Bitwise operators in C

In last week's post I very briefly mentioned bitwise operators. This week's post is going to look at bitwise operators in detail. If you're already familiar with bitwise operators, feel free to skip this post.

Chars, Integers and bits

In C numeric types such as integers are stored using binary. For example 18 is 10010 in binary, and would therefore be stored with bits similar to the following:

0 0 0 0 0 0 0 0 0 0 0 1 0 0 1 0

The exact number of leading bits will vary depending on the data type and compiler used, however C specified unsigned integers must contain at least the range 0 to 65535. Therefore integers must be at least 16 bits long (216 - 1 = 65335). To simplify the rest of this post all subsequent examples with use unsigned chars, and assume the maximum possible unsigned char value is 255.

Printing bits

Unfortunately printf doesn't have a built in way to print a binary representation of a char. To get around this a function similar to the following can be used:

void print_bits(unsigned char x)
{
    int i;

    for (i = sizeof(unsigned char) * 8 - 1; i >= 0; i--)
        printf("%d", (x >> i) % 2);
}

The function above will print a binary representation of a number, for example print_bits(18) should output the following line:

00010010

Bitwise AND

In C the logical AND operator (&&) will return 1 if both operands are true, otherwise it will return 0. The table below shows possible outcomes for a && b, where a and b are either 0 or 1:

b = 0b = 1
a = 000
a = 101

The bitwise AND operator (&) carries out the same logic, but for each individual bit. For example consider the following:

unsigned char a = 155;
unsigned char b = 171;
unsigned char c;

c = a & b;

In the example above, a would be represented by the following bits:

1 0 0 1 1 0 1 1

And b would be:

1 0 1 0 1 0 1 1

The & operator will go through each bit in a and b and perform a logical AND. The leftmost bit in both a and b is 1, therefore the first bit will be 1:

1

The next bit will be 0, because it's 0 in both a and b:

1 0

Once each bit is evaluated, the following value will be assigned to c:

1 0 0 0 1 0 1 1

Bitwise OR

The logical OR operator (||) also has a bitwise equivalent. The following table shows potential outcomes when bit a is compared to bit b:

b = 0b = 1
a = 001
a = 111

The bitwise equivalent of || is |:

unsigned char a = 155;
unsigned char b = 171;
unsigned char c;

c = a | b;

In the example above, a would be represented by the following bits:

1 0 0 1 1 0 1 1

And b would be:

1 0 1 0 1 0 1 1

And the resulting value assigned to c would be 187:

1 0 1 1 1 0 1 1

Bitwise OR (exclusive)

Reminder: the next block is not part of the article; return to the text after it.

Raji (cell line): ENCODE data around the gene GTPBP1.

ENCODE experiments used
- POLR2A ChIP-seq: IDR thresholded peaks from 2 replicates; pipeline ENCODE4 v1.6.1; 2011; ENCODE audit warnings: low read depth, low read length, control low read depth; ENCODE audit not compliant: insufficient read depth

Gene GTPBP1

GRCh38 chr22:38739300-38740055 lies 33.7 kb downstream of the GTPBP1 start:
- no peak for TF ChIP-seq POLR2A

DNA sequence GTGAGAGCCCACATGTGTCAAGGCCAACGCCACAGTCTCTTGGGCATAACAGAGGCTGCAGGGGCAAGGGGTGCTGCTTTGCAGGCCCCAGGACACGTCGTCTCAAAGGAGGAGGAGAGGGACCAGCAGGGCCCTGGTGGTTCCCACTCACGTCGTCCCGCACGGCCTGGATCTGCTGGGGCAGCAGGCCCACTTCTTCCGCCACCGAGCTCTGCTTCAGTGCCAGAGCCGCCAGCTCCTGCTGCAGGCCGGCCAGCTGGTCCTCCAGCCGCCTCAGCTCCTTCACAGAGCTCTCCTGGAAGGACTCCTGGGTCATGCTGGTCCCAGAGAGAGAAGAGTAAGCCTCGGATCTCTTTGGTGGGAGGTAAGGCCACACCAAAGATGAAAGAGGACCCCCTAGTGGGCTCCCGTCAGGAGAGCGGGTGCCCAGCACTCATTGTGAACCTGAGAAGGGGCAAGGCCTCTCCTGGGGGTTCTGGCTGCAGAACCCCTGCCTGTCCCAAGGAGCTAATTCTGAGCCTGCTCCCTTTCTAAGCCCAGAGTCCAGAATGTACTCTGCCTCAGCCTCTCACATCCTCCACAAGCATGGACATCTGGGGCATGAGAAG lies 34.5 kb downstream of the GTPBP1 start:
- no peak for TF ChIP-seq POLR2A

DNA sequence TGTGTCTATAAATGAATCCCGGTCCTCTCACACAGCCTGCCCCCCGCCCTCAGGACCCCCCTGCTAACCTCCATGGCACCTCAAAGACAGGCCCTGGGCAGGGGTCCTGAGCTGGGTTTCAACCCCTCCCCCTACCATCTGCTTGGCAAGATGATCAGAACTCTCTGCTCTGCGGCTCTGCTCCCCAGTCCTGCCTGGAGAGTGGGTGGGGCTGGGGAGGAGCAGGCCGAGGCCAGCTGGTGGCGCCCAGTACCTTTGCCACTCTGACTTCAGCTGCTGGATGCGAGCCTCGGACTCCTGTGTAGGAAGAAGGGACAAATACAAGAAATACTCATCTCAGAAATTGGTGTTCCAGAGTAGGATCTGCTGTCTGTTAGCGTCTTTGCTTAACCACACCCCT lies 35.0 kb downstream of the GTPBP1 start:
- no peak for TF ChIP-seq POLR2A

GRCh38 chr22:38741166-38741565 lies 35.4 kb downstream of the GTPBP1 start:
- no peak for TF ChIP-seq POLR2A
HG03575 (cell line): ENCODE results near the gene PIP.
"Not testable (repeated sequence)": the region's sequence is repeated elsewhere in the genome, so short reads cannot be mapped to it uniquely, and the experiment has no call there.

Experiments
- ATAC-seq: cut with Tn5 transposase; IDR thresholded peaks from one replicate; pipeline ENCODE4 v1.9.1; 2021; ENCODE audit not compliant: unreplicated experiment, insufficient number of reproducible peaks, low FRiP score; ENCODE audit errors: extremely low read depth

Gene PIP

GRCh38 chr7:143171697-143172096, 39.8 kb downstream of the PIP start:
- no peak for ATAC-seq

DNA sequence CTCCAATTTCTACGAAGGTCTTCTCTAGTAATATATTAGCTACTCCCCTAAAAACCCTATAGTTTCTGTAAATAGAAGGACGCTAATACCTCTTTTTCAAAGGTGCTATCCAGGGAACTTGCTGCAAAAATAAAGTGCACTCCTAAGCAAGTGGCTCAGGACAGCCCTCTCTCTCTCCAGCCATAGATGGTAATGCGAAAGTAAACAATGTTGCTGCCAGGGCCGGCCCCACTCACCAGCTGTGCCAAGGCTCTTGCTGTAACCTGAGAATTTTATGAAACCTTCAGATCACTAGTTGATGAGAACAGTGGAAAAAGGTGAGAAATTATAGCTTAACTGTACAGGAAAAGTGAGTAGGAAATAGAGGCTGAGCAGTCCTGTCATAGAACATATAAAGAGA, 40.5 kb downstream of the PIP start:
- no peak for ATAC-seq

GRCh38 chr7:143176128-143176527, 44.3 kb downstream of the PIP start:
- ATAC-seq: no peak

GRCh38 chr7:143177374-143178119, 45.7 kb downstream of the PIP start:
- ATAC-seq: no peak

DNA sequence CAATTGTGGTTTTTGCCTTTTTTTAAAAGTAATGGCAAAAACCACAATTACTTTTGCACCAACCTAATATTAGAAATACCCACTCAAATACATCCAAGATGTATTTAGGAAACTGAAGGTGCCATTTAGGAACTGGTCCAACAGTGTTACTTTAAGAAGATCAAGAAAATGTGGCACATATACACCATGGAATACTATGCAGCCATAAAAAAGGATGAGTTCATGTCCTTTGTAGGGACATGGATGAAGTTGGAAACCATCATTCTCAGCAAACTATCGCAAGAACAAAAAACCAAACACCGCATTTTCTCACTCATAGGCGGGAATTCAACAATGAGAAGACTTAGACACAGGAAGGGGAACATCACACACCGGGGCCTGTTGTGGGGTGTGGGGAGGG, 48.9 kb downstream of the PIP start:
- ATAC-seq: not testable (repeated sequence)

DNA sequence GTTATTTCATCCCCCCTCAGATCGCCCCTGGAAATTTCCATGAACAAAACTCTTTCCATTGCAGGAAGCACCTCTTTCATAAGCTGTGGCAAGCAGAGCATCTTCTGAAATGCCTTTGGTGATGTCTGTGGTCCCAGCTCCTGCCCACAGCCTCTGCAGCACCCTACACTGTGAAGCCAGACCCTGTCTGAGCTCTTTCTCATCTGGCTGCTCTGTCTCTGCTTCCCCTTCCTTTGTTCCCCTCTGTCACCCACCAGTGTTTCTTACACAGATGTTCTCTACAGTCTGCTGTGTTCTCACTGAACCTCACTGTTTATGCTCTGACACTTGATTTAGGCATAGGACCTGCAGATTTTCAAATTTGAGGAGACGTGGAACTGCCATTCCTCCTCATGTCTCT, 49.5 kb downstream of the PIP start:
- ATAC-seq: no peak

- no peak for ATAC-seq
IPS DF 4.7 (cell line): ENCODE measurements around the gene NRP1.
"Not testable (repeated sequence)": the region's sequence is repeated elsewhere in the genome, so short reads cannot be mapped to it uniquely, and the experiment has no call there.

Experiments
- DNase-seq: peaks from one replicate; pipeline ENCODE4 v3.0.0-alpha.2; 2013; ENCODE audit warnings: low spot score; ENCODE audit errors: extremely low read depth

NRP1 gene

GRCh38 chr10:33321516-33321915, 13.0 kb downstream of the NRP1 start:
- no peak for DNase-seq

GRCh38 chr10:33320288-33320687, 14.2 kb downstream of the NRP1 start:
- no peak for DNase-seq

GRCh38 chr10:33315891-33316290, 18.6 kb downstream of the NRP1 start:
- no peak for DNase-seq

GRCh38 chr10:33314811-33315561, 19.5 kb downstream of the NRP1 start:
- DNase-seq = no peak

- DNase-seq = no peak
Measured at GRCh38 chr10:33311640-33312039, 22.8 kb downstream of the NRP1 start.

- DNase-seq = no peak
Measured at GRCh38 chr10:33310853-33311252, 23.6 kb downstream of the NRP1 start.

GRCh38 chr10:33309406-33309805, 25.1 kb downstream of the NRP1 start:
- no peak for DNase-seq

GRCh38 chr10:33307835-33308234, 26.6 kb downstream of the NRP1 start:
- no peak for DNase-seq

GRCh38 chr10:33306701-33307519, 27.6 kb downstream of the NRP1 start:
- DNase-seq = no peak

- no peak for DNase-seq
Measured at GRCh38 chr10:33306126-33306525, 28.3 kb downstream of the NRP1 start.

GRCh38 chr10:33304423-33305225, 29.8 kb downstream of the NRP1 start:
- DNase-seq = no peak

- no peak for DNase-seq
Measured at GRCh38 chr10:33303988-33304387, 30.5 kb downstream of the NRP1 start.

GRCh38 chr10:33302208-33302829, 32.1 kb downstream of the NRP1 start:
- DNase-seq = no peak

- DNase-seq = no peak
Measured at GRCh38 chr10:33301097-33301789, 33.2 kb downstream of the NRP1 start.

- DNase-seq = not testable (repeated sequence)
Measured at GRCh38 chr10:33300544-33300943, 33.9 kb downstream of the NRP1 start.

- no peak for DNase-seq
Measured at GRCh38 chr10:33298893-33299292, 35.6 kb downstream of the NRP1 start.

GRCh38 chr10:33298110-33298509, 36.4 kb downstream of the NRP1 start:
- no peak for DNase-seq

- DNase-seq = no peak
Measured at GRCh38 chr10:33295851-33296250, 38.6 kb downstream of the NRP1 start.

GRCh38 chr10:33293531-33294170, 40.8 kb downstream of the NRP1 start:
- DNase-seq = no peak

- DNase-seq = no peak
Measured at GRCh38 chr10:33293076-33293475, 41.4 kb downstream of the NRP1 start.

The bitwise OR operator is normally inclusive, that is if both bits are 1, the result will be 1. C also has an exclusive bitwise OR (^). Unlike the inclusive bitwise OR, if both bits at a given position are 1 the resulting bit will be set to zero:

b = 0b = 1
a = 001
a = 110

For example if an exclusive OR is used:

unsigned char a = 155;
unsigned char b = 171;
unsigned char c;

c = a ^ b;

The resulting value of c will be 48, instead of 187:

0 0 1 1 0 0 0 0

Bit shifting

There are two bit shifting operators, left shift (<<) and right shift (>>). These operators move each bit either left or right a specified number of times. For example:

unsigned char x = 7;

printf("%d\n", x); /* print 7 */

x = x << 2;
printf("%d\n", x); /* print 28 */

x = x >> 2;
printf("%d\n", x); /* print 7 again" */

In the example above x starts of as the following:

0 0 0 0 0 1 1 1

The bits in x are then shifted to the left twice, the blank bits on the far right are filled in with zeros:

0 0 0 1 1 1 0 0

Note: each shift effectively doubles the value, therefore the final value is 28 (7 * 2 * 2).

Finally the value is shifted back two places by the right shift operator, and the two bits on the far left are replaced with zeros:

0 0 0 0 0 1 1 1

It's important to note that the shift operators will truncate bits. This can be demonstrated with the following code:

unsigned char x = 1;
x = (x >> 1) << 1;

In the example above x is shifted right then left, however doing this will effectively lose the right hand bit and x will end up as 0.

Ones' complement

Unlike the bitwise operators above, the ~ operator is a unary operator; therefore it only takes a single operand. Each bit in the operand is inverted, so 1 becomes 0 and zero becomes 1. For example:

unsigned char x = 142;
x = ~x;

In the code above x starts as 142:

1 0 0 0 1 1 1 0

Each bit is then flipped and 113 is assigned to x:

0 1 1 1 0 0 0 1

Note: an unsigned number and it's complement should always add up the maximum possible value for that data type. This happens because each position will always have a 1 and a 0, so adding the two together will result in each bit being set to 1. This is useful if you want to quickly work out an unsigned numbers compliment, to do this you can just subtract the number from the maximum possible value for that data type.